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Rent or Buy a Property. What is best and does it matter?

Buying and owning a house has long been the dream for most young people in the UK. However with house prices showing no sign of becoming any more affordable, owning property is fast becoming unattainable for many people within their lifetimes.

The question at hand is, does it really matter whether you buy or rent a home and what are the cost differences?

The letting market is still set up in such a way as to promote the idea that rented accommodation is temporary. With many contracts being only for six months or a year, or allowing either party to cancel a rolling contract with a month’s notice, it is perhaps not surprising that most people prefer to feel the permanence of their own walls around them.

It is perhaps at this time that the letting market should be starting to think more along the lines of the types of letting contracts that councils have been using for council houses for many years, and the type of contracts that are used in countries such as Germany, where the concept of owning a house is slightly absurd and the vast majority of people rent.

If you look at the direct cost of renting against buying you are likely to find that over 30 years you will pay approximately the same amount of money for living in your property.

At the end of that 30 years the people who have been renting do not own anything and the people who have scrimped and saved own their house.

At first glance it would appear that those who own their house are much better off. Then stop to ask the question about how much money the people that own their house have put into it in terms of repairs, modifications, decoration and general upkeep. They have also paid far more than their house is worth because of the interest rates that are charged by banks. If that is added to the grand calculation, the renters could probably add another five to ten years of rent before they hit the same amount of money.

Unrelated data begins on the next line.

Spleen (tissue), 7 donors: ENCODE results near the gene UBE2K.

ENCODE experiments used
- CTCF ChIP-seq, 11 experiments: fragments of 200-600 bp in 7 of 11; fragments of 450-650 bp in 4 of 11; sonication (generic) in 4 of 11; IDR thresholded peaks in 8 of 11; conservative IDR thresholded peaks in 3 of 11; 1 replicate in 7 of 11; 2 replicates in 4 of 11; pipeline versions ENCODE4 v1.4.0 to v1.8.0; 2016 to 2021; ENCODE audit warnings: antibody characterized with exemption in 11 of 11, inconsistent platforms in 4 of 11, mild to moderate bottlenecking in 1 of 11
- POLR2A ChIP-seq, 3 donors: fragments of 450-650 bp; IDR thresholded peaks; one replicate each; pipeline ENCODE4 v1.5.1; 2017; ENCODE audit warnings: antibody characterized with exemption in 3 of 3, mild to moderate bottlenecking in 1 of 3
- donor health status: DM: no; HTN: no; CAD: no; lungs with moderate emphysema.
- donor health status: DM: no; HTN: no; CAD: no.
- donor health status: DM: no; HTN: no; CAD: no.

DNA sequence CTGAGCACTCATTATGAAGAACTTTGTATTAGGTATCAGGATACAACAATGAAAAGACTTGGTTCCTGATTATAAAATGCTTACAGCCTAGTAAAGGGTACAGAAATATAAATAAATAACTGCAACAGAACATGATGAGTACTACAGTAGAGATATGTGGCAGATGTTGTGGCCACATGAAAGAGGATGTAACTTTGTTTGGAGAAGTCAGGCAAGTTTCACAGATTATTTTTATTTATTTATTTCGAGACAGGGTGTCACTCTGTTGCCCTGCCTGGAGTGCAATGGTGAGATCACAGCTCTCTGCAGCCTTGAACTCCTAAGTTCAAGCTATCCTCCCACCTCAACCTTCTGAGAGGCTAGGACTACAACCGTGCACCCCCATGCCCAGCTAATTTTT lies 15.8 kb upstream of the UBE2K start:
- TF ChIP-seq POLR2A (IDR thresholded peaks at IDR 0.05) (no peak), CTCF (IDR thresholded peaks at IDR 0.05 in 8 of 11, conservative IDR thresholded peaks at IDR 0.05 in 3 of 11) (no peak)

The renters would also have had a great deal less stress as if anything went wrong, all they had to do was make a phone call and someone else would come and sort out their problem.

The other thing about renting is that moving is much easier. There is no stamp duty, solicitors or estate agents to pay and it is possible to choose a moving date rather than wait for that elusive buyer to turn up and make an offer. In a time when people change their life goals, their careers, and also the place they live, in financial terms in the long run, it can actually end up costing significantly less to rent a home than to own one.

Perhaps with some adjustments in mind set and letting contracts the idea of long term letting will take off.

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Comments

rent-or-buy

Thanks for this interesting post. Every now and again, some people will notice an article on some website someplace about a “rent-or-buy” showdown. Usually, it's a crock of manure, as much of the press appears to have been bought off by the financial industry, but from time to time, somebody gets it correct. It pays to be very careful in choosing sources for this matter to avoid scam. I have read it here: https://personalmoneynetwork.com/.

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